23 March 2021

Sovereign debt challenges and priorities today

by Ceyla Pazarbasioglu / in Op-ed

Prior to the onset of the pandemic, global public debt levels were at record highs. The pandemic exacerbated debt vulnerabilities and increased financing needs in many countries, particularly low-income countries. Addressing these vulnerabilities – and helping to resolve them – is and will be a complex undertaking.

The pandemic is adding to spending needs as low-income countries seek to mitigate the health and economic effects of the crisis. At the same time, revenues are falling due to lower growth and trade, increasing these countries’ debt burdens. Some vulnerable countries, including those in the least developed country (LDC) category, are facing higher financing costs or already had very limited access to external financing. As a result, the pandemic has adversely affected these countries’ solvency and liquidity indicators. Over half of low-income countries are now assessed to be at high risk of or already in debt distress, according to the joint IMF World Bank Debt Sustainability Framework for Low Income Countries.

The IMF is taking a deliberate, case-by-case approach to help member countries address their debt challenges, while also engaging with the private sector and creditor countries on necessary reforms to the international debt architecture.  

Tackling debt

Effectively addressing debt risks requires an approach that is both proactive and tailored to specific country circumstances. The IMF offers its member countries policy advice, financing and capacity development to ensure debt sustainability and to avoid a disorderly debt restructuring. Debt risks are identified and overcome through debt sustainability analysis and policy advice. Lending is made to low-income countries at below market rates that also helps to catalyze support from donors and thereby prevent liquidity shortfalls. Technical assistance and training on improving debt management and debt transparency are provided. In this priority agenda, the IMF partners closely with the World Bank and other multilateral development banks.

When debt is unsustainable, IMF-supported programs complement the necessary debt restructuring by countries through the provision of sound economic policies and fresh financing. The IMF is also providing debt relief through grants to the 29 poorest countries under the Catastrophe Containment and Relief Trust.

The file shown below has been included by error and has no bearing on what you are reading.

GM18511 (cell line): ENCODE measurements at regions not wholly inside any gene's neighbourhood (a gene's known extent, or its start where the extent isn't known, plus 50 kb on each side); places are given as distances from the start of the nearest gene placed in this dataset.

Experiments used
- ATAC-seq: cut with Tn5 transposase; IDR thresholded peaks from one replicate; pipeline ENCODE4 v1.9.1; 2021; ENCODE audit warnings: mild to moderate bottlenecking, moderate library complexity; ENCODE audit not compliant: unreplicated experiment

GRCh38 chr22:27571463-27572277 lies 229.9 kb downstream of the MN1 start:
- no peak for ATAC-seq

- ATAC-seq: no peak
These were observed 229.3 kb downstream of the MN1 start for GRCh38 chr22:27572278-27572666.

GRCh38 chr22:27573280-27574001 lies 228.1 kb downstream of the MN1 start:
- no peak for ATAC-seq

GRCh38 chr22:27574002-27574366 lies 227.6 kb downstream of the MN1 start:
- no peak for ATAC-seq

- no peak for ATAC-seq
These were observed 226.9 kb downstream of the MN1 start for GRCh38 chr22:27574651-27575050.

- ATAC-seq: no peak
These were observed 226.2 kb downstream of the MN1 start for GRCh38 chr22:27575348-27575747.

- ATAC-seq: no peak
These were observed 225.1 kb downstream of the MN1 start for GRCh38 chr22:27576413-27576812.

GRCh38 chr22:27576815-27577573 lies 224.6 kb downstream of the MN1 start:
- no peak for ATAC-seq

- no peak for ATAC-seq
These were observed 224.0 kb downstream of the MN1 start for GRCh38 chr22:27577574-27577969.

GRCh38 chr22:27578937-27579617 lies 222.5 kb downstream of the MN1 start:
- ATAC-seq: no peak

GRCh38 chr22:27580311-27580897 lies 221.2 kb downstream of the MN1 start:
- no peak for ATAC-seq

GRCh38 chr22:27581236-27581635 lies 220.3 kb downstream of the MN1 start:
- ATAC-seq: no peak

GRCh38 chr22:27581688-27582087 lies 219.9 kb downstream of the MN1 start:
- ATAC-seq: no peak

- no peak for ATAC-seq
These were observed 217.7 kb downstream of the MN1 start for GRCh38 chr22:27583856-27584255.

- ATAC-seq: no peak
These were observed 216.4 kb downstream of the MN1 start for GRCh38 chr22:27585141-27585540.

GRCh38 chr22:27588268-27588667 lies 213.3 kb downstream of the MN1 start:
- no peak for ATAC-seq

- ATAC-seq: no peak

The IMF and World Bank urged G20 countries in March 2020 to provide debt service relief for the poorest countries. The G20 Debt Service Suspension Initiative (DSSI) applied to debt service due between May 1 and December 31, 2020. In 2020, 43 countries benefitted from US$5.7 billion debt service suspension, with African countries comprising about 65% of the participants. Given the prolonged impact of the pandemic, the G20 agreed to extend the DSSI through June 2021, and will consider a further extension in April 2021.

New challenges, new framework

In November 2020, the G20 endorsed the Common Framework (CF) for debt treatments, creating a tool for comprehensive debt treatments tailored to the nature and depth of debt challenges in each country. The CF aims to address sovereign debt challenges and ensure the broad participation of creditors with fair burden sharing. This is a highly welcome development. Importantly, this initiative includes official creditors previously outside of the established Paris Club process. Paris Club is an informal group of official creditors whose role is to find coordinated and sustainable solutions to the payment difficulties experienced by debtor countries. Paris Club creditors provide debt treatments to debtor countries in the form of rescheduling, which is debt relief by postponement or, in the case of concessional rescheduling, reduction in debt service obligations during a defined period (flow treatment) or as of a set date (stock treatment). An effective implementation of the Common Framework can provide important relief to the poorest debt-stricken countries and also set the stage for a more universal and possibly permanent framework for efficient sovereign debt resolution.